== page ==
Small boats and Solar Power

Discussion in 'Boat Design' started by TomCat58, Aug 31, 2014.

  1. TomCat58
    Joined: Dec 2013
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    Location: Washington State

    TomCat58 Junior Member

    I wonder how many post I need to start posting pictures ?

  2. Yobarnacle
    Joined: Nov 2011
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    Location: Mexico, Florida

    Yobarnacle Senior Member holding true course

  3. messabout
    Joined: Jan 2006
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    Location: Lakeland Fl USA

    messabout Senior Member

    Both "outrunners" and "inrunners" are three phase motors. You will need a special controller that is capable of chopping up the single phase input voltage. At present the controllers cost more than the motors. No matter, the three phase motors seem to deliver better performance for a given watt input than the brushed types.

    For folks who are not up to speed on how the calculations are done........You need only two laws of electricity; Ohms law and Watts law. Ohms law states that Amperage is the quotient of voltage divided by resistance. For whatever reason the three factors have letter symbols to represent them. Amperage is represented by the symbol I, voltage is E and resistance is R ....We write the simple equation.....I=E/R That is not the most useful equation for motor analysis. That one needs Watts law. which is P=I x E where P is to be thought of as power. We can transpose that equation any way that we like. P/E = I and P/I + E and so on.

    One electrical horsepower is ...lets use round numbers...750 watts. Close enough. If a motor is to produce one HP then we can plug in voltage and amperage to determine what the wattage is. We can transpose that equation to suit our convenience. Say you are using 24 volt batteries, what will the amperage be to produce 750 watts of potential power? Plug in the numbers. 750=24 x I Transpose to get......750/24 = 31.25 amps. Say that you wanted to contain the amperage output to 20. You will need to increase the voltage to get the one horsepower. 750/20 = 37.5 volts.

    Electric motors are also generators. Electricity can be produced with three simple requirements. They are: A magnetic field, a conductor to cut through the magnetic field, and relative motion between the field and the conductor. Either the conductor coils or the magnetic field is whirling around inside the motor. Sure enough the motor generates some electricity that opposes the input electricity. That is called Back EMF. The back voltage is determined by the speed of the relative motion between the conductors and the magnetic field.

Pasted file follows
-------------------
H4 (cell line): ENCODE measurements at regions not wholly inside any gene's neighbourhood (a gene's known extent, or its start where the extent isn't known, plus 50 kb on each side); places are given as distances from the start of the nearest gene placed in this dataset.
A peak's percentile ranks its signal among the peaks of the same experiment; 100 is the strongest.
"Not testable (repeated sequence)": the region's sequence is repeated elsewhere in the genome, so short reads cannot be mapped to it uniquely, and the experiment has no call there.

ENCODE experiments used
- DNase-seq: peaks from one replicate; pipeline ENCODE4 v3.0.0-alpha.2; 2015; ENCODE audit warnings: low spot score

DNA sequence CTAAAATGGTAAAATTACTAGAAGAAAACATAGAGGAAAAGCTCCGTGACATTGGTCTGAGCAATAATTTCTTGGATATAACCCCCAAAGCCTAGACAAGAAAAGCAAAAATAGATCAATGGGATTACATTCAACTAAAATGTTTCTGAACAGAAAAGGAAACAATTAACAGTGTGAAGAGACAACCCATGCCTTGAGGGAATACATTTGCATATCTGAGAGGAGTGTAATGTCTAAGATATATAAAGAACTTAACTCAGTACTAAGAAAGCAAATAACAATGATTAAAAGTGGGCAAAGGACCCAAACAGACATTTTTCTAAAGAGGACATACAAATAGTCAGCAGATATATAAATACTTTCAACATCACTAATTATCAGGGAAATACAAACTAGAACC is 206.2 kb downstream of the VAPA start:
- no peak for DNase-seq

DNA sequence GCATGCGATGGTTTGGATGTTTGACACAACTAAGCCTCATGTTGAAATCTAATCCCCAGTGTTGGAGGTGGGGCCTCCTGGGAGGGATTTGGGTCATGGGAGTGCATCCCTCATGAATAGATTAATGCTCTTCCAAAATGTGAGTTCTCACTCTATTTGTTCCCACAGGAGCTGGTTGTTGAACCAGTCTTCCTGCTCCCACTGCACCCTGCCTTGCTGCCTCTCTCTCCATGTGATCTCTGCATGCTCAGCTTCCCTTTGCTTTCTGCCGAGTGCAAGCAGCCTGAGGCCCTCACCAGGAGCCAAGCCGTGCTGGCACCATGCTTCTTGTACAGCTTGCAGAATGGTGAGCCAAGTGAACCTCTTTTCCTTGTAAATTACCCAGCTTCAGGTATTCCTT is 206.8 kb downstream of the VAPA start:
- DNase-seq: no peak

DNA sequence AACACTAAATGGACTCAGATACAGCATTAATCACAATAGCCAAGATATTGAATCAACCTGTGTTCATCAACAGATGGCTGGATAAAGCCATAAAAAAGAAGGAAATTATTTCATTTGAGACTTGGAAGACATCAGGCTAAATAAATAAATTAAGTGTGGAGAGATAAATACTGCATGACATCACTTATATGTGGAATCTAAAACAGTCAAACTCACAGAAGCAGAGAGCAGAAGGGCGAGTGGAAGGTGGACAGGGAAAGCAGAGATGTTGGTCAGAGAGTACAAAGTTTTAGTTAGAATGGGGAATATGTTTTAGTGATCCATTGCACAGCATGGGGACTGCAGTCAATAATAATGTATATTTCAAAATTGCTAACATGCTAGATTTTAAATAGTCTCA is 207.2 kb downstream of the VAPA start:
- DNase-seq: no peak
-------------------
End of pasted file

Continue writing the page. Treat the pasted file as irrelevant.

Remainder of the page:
When the motor runs slowly, like when you over load it with too much prop, the back EMF is diminished. That means that input voltage goes higher. But the input voltage has a limited threshold and so the amperage increases to satisfy Watts law. You can then smoke off the controller which has a limited ampacity. Avoid weed tangles which may stall the prop.

    The bottom line is that it is prudent to install an inline fuse between the motor and the controller. Fuses are cheap, controllers are not cheap.

    I am aware that many of you know all about the laws of electricity. I did this brief explanation for the benefit of those who are not quite as familiar with the two laws and their implications.
  4. TomCat58
    Joined: Dec 2013
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    Location: Washington State

    TomCat58 Junior Member

    Gauges I use on my solar canoe. Amps in from solar panels and Amps out to the electric trolling motor. total cost $15.

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  5. portacruise
    Joined: Jun 2009
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    Location: USA

    portacruise Senior Member

    I wonder why controllers and motors on troll motors didn't come wired with fuses or circuit breakers already? Is it because the fast blow type are too sensitive to typical current variations and the slow blow type to slow to provide protection?


  6. gonzo
    Joined: Aug 2002
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    gonzo Senior Member

    Motors on trolling motors do come with a fuse. If the fuse is not installed the warranty is voided.

  7. TomCat58
    Joined: Dec 2013
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    Location: Washington State

    TomCat58 Junior Member

    I have Minn Kota Max Endura and it has no fuse. Bought it new (2013) and they recommend a 50 amp breaker as close to the battery as possible. I have not had the motor apart to see if there is a fuse in it but the manual should of stated if it did.

    What trolling motor are you running that has a fuse and where is it located ?

    Tom Cat
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